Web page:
In many HE institutions, e-assessment content makes use of either the "quiz" functionality of the institutional VLE, a commercial solution such as QuestionMark Perception, or even an in-house bespoke solution. These closed solutions carry a level of risk with them, in that if the e-assessment product becomes unavailable to the institution, so will the content that has been authored using it.
This can be prevented by the use of an open standard for e-assessment content, such as QTI. Resources authored in QTI are portable and readily transferable to a variety of delivery platforms. QTI 2.1 also provides the means to create complex, adaptive resources that go far beyond the ubiquitous multiple choice questions that commonly come to mind when e-assessment is discussed.
QTI's complexity means that authoring content in its native XML format is a non-trivial exercise, and requires a considerable amount of expertise. To address this, a number of past projects have been concerned with creating tools to facilitate easy authoring. However, the focus in creating these tools has had a heavy focus towards the maths subject area, and the user base from which requirements were solicited was heavily skewed towards QTI experts. Thus, the resulting tools, while comprehensive, are not readily accessible to the novice user.
Uniqurate is about redressing this balance: making QTI authoring accessible to a wider audience. In Uniqurate, the primary focus is the user experience from the perspective of unitiated users. Colleagues at Harper Adams and Strathclyde who are new to QTI are driving development, expressing needs in terms of their teaching and assessment requirements, not in terms of the QTI specification. As a result, the application adopts a highly WYSIWYG, drag-and-drap style approach that should be easily learnable.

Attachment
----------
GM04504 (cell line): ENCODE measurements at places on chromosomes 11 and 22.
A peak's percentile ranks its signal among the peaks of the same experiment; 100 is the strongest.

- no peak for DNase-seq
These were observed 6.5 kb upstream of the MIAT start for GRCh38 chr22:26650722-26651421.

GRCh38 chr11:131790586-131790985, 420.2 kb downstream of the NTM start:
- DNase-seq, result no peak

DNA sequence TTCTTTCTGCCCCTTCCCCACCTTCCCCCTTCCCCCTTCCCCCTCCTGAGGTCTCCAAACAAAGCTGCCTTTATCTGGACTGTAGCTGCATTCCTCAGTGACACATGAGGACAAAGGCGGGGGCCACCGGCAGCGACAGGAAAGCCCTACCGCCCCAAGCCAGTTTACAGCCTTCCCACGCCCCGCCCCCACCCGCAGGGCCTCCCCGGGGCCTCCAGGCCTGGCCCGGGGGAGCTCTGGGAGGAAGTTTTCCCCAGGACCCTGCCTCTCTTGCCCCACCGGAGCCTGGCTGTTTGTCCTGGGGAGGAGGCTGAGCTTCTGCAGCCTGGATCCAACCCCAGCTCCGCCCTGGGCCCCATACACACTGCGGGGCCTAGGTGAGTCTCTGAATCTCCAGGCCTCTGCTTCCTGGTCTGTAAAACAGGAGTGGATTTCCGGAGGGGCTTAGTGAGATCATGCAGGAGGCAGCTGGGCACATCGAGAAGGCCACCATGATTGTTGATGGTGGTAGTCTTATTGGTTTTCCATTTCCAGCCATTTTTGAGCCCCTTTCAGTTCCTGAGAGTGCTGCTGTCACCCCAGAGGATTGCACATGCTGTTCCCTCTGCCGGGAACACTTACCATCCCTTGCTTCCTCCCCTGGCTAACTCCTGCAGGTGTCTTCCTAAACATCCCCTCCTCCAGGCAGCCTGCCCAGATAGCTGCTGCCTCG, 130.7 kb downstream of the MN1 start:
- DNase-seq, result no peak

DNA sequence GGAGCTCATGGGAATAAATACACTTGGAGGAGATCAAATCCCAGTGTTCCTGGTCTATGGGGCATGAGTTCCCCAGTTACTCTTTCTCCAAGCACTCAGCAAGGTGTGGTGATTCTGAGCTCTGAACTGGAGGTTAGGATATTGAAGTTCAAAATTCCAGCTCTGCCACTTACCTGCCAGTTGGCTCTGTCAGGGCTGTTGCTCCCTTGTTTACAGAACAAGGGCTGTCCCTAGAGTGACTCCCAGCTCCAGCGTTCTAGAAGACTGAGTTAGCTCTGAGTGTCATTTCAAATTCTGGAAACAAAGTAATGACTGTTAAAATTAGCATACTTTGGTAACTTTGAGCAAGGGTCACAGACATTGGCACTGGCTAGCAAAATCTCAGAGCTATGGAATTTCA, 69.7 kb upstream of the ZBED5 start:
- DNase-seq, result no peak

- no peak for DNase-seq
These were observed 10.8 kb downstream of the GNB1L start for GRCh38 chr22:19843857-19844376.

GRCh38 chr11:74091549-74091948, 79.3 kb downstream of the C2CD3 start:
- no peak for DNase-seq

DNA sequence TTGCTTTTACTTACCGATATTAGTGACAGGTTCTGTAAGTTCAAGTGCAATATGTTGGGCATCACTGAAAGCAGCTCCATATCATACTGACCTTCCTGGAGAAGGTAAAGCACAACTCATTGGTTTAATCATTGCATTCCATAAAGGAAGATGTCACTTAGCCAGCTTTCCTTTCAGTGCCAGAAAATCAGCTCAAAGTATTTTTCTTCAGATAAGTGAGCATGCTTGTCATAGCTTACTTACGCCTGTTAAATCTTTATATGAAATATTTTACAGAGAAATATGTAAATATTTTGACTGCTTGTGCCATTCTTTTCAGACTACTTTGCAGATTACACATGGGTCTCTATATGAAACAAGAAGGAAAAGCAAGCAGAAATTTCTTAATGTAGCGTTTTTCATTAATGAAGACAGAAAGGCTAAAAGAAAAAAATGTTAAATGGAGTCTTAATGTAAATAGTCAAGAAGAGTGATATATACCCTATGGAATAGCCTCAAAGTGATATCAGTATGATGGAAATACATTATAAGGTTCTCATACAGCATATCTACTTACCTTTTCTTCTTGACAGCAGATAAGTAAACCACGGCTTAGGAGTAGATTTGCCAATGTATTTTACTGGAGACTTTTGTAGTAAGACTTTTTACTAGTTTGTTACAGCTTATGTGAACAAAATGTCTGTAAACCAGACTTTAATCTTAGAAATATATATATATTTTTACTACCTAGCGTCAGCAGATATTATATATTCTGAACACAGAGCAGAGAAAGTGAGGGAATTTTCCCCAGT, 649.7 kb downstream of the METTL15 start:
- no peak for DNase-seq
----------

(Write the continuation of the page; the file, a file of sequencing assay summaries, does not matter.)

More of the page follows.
By making authoring accessible to all levels of expertise, we hope to increase the number of people creating content - and one of the main goals of the project is to broader usage of QTI in HE.
Uniqurate is a web application and the latest version will always be available at the URL http://uniqurate.kingston.ac.uk/demo.
Uniqurate and QTIDI reflections
The video below was made for the JISC Strand C Programme Meeting in October 2012, and as per request, is Paul Neve reflecting upon the implementation experience and key lessons learnt during the two projects.